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1998 Ron Paul Chapter 58

Child Protection and Sexual Predator Punishment Act

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11 June 1998


1998 Ron Paul 58:1
Mr. PAUL. Mr. Chairman, I rise today in opposition to the Child Protection and Sexual Predator Punishment Act of 1998. This bill, if passed, will further expand the authority of this country’s national police force and further “justify” the federal Justice Department’s intrusion into mail, telephone and Internet communications.

1998 Ron Paul 58:2
Mr. Chairman, today the Congress will collectively move our nation yet another step closer to a national police state by further expanding the notion of federal crimes and paving the way for a deluge of federal criminal justice activity. Of course, it is much easier to ride the current wave of federally “criminalizing” all human malfeasance in the name of saving the world from some evil than to uphold a Constitutional oath which prescribes a process by which the nation is protected from what is perhaps the worst evil, totalitarianism. Who, after all, and especially in an election year, wants to be amongst those members of Congress who are portrayed as soft on child-related sexual crime irrespective of the procedural transgressions and individual or civil liberties one tramples in their zealous approach.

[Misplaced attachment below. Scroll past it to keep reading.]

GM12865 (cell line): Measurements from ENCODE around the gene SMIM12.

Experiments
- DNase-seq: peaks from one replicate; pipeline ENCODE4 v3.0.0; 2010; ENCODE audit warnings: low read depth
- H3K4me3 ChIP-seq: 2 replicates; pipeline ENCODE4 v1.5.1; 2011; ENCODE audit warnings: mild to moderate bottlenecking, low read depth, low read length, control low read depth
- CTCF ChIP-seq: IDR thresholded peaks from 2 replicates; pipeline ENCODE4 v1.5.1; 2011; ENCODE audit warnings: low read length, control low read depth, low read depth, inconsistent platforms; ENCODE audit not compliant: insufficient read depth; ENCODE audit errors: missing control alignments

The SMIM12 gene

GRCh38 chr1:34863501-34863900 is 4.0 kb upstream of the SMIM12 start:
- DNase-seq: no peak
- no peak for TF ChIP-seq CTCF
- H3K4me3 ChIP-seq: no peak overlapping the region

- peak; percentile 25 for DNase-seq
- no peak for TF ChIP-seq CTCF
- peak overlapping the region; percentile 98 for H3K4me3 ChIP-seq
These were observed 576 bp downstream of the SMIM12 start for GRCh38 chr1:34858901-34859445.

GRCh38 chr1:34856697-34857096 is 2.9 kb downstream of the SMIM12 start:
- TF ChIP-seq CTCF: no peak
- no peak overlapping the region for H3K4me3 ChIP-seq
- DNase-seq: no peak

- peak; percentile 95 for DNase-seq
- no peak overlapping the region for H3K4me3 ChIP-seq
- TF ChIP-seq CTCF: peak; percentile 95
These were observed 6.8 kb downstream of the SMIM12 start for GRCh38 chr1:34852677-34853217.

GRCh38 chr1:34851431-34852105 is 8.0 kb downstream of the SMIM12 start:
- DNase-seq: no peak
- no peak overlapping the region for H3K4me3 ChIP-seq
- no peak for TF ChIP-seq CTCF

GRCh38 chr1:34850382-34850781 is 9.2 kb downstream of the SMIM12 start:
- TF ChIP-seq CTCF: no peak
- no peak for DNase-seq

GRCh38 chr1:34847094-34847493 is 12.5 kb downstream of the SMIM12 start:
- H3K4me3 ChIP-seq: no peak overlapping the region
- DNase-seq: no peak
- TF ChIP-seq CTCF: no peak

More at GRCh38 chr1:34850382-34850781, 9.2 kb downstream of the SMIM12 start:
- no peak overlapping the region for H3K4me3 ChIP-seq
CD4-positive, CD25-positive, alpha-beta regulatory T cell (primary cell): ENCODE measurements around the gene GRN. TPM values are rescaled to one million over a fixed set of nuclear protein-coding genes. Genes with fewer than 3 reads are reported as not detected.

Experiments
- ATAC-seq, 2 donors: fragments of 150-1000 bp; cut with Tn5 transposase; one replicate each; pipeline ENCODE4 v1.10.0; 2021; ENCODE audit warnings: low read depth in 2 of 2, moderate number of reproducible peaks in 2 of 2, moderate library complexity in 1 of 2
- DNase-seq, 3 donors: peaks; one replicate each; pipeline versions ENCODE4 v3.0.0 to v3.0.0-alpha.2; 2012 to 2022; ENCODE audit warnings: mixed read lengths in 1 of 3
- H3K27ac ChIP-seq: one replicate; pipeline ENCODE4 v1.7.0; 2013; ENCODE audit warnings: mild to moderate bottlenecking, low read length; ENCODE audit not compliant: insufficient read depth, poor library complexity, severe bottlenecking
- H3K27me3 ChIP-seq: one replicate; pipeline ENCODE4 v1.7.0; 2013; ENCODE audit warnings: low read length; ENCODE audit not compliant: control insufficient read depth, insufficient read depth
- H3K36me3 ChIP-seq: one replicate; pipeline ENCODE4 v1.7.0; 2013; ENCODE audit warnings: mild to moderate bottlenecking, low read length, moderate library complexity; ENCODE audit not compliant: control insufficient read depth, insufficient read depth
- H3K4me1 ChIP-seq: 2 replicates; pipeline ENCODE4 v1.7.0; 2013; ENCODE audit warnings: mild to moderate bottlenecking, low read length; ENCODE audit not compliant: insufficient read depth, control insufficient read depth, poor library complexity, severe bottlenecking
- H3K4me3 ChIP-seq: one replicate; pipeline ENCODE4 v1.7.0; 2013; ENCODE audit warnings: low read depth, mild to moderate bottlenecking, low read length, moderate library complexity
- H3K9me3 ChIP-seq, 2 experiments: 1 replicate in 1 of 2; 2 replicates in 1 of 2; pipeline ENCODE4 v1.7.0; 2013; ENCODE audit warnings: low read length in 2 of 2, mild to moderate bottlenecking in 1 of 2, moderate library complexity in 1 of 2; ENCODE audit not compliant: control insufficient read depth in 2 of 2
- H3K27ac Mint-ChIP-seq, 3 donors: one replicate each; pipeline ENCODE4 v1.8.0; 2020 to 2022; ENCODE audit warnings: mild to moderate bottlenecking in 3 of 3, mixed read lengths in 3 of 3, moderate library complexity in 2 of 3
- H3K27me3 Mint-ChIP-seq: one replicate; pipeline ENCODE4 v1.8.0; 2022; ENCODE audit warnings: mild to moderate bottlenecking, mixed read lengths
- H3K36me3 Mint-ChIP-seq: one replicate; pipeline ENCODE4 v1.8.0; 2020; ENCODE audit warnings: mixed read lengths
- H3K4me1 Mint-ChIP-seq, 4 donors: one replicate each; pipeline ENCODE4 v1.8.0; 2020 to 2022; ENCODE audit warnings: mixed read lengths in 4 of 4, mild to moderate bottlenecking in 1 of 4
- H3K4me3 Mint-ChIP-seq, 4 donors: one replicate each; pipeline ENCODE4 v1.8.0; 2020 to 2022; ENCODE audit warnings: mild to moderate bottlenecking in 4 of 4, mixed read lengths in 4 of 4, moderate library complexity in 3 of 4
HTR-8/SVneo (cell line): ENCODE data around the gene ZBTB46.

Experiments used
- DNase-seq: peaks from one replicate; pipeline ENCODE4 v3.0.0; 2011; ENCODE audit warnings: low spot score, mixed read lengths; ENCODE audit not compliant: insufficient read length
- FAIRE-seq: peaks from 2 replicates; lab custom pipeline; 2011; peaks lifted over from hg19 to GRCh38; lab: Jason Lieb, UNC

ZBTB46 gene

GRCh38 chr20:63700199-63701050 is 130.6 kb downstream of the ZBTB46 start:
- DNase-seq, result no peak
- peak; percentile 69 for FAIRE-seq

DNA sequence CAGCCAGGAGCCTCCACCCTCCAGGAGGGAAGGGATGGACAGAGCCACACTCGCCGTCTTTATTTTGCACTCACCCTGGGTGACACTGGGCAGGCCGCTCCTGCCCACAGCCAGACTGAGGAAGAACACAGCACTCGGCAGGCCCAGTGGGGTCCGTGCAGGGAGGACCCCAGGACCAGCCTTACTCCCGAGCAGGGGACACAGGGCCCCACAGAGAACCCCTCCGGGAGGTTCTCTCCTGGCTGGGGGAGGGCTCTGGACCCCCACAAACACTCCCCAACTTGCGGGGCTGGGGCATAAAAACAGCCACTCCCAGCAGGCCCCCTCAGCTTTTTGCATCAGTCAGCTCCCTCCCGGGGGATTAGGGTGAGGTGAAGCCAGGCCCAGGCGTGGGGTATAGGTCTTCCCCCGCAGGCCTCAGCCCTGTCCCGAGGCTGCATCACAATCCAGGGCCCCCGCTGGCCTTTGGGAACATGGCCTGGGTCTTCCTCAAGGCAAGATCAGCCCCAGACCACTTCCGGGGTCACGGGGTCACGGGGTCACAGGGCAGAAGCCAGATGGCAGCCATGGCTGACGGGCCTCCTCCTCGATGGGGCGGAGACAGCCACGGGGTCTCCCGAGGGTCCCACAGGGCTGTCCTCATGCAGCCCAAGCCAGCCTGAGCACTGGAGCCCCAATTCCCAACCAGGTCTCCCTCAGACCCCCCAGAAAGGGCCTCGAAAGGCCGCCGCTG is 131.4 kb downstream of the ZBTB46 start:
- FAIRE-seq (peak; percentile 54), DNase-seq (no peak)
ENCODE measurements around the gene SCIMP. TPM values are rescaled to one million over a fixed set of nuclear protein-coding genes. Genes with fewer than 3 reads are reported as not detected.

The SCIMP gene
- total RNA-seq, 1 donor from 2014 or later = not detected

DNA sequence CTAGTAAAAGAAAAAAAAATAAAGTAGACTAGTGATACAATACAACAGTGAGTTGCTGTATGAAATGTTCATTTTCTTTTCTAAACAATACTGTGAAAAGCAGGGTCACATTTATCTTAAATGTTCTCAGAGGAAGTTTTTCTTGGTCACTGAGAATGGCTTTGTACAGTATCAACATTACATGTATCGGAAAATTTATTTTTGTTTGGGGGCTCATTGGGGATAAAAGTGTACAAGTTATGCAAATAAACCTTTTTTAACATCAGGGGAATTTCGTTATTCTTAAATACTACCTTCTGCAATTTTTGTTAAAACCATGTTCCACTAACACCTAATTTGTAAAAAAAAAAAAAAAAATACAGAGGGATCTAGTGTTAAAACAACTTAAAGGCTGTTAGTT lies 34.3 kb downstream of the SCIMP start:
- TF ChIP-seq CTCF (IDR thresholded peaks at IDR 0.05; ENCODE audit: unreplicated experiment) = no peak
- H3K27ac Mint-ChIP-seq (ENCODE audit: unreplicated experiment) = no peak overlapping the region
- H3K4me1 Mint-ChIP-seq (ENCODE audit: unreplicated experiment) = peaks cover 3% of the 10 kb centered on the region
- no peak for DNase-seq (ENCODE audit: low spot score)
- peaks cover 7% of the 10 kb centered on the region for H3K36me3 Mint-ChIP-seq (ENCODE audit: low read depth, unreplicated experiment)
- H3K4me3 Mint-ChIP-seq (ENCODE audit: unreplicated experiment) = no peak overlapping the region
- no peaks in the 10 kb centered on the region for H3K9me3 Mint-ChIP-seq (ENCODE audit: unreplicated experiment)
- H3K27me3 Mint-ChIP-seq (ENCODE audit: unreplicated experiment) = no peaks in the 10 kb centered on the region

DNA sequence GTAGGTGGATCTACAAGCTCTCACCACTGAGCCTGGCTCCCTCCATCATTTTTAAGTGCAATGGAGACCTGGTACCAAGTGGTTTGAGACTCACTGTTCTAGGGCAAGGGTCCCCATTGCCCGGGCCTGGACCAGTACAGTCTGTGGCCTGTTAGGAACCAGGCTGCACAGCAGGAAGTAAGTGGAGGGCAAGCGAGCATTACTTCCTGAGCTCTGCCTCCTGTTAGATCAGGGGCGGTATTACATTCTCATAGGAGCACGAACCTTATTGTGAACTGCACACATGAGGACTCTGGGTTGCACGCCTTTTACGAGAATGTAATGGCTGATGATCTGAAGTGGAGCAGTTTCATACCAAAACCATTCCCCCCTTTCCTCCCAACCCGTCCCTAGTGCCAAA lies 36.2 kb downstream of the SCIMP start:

1998 Ron Paul 58:3
In the name of the politically popular cause of protecting children against sex crimes, the Members of Congress will vote on whether to move the Nation further down the path of centralized-Government implosion by appropriating yet more Federal taxpayer money and brandishing more U.S. prosecutors at whatever problem happens to be brought to the floor by any Members of Congress hoping to gain political favor with those embracing some politically popular cause. The Child Protection and Sexual Predator Punishment Act of 1998 is no exception.